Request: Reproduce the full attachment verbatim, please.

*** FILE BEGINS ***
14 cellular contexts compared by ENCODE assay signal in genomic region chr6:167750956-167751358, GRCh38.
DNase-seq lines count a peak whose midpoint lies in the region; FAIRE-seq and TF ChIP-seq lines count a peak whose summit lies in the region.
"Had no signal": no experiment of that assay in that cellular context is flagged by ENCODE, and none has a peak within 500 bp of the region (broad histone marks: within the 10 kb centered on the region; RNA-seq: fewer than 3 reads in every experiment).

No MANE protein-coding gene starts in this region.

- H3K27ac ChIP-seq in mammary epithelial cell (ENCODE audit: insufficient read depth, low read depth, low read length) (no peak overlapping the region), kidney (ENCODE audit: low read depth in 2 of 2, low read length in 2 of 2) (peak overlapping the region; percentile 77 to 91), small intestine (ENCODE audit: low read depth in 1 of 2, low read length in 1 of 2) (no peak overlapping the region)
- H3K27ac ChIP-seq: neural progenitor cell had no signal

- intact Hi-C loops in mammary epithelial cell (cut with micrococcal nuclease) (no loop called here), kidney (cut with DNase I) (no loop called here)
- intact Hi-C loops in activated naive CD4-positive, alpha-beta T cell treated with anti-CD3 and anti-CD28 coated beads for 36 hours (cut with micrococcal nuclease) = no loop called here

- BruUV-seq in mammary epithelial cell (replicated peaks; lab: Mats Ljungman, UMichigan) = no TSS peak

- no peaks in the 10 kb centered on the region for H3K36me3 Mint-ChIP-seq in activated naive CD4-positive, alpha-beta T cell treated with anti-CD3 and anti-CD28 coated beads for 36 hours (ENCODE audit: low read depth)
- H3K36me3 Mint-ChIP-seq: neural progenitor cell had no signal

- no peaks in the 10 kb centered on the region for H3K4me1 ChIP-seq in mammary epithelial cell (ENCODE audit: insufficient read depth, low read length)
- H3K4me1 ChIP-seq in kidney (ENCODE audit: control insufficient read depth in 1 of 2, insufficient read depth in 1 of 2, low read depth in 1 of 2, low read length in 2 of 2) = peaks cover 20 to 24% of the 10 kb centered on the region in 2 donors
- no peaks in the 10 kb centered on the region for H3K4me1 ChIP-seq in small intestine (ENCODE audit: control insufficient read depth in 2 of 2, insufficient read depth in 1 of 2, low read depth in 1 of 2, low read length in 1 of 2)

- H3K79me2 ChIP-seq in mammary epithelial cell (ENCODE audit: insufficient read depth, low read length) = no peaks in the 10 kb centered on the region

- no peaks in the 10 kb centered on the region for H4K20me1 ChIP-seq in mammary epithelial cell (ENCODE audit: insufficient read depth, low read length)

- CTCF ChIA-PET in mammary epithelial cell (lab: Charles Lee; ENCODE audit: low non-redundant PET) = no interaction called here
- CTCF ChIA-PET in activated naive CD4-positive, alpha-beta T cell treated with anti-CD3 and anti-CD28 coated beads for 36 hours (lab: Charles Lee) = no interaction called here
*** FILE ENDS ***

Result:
14 cellular contexts compared by ENCODE assay signal in genomic region chr6:167750956-167751358, GRCh38.
DNase-seq lines count a peak whose midpoint lies in the region; FAIRE-seq and TF ChIP-seq lines count a peak whose summit lies in the region.
"Had no signal": no experiment of that assay in that cellular context is flagged by ENCODE, and none has a peak within 500 bp of the region (broad histone marks: within the 10 kb centered on the region; RNA-seq: fewer than 3 reads in every experiment).

No MANE protein-coding gene starts in this region.

- H3K27ac ChIP-seq in mammary epithelial cell (ENCODE audit: insufficient read depth, low read depth, low read length) (no peak overlapping the region), kidney (ENCODE audit: low read depth in 2 of 2, low read length in 2 of 2) (peak overlapping the region; percentile 77 to 91), small intestine (ENCODE audit: low read depth in 1 of 2, low read length in 1 of 2) (no peak overlapping the region)
- H3K27ac ChIP-seq: neural progenitor cell had no signal

- intact Hi-C loops in mammary epithelial cell (cut with micrococcal nuclease) (no loop called here), kidney (cut with DNase I) (no loop called here)
- intact Hi-C loops in activated naive CD4-positive, alpha-beta T cell treated with anti-CD3 and anti-CD28 coated beads for 36 hours (cut with micrococcal nuclease) = no loop called here

- BruUV-seq in mammary epithelial cell (replicated peaks; lab: Mats Ljungman, UMichigan) = no TSS peak

- no peaks in the 10 kb centered on the region for H3K36me3 Mint-ChIP-seq in activated naive CD4-positive, alpha-beta T cell treated with anti-CD3 and anti-CD28 coated beads for 36 hours (ENCODE audit: low read depth)
- H3K36me3 Mint-ChIP-seq: neural progenitor cell had no signal

- no peaks in the 10 kb centered on the region for H3K4me1 ChIP-seq in mammary epithelial cell (ENCODE audit: insufficient read depth, low read length)
- H3K4me1 ChIP-seq in kidney (ENCODE audit: control insufficient read depth in 1 of 2, insufficient read depth in 1 of 2, low read depth in 1 of 2, low read length in 2 of 2) = peaks cover 20 to 24% of the 10 kb centered on the region in 2 donors
- no peaks in the 10 kb centered on the region for H3K4me1 ChIP-seq in small intestine (ENCODE audit: control insufficient read depth in 2 of 2, insufficient read depth in 1 of 2, low read depth in 1 of 2, low read length in 1 of 2)

- H3K79me2 ChIP-seq in mammary epithelial cell (ENCODE audit: insufficient read depth, low read length) = no peaks in the 10 kb centered on the region

- no peaks in the 10 kb centered on the region for H4K20me1 ChIP-seq in mammary epithelial cell (ENCODE audit: insufficient read depth, low read length)

- CTCF ChIA-PET in mammary epithelial cell (lab: Charles Lee; ENCODE audit: low non-redundant PET) = no interaction called here
- CTCF ChIA-PET in activated naive CD4-positive, alpha-beta T cell treated with anti-CD3 and anti-CD28 coated beads for 36 hours (lab: Charles Lee) = no interaction called here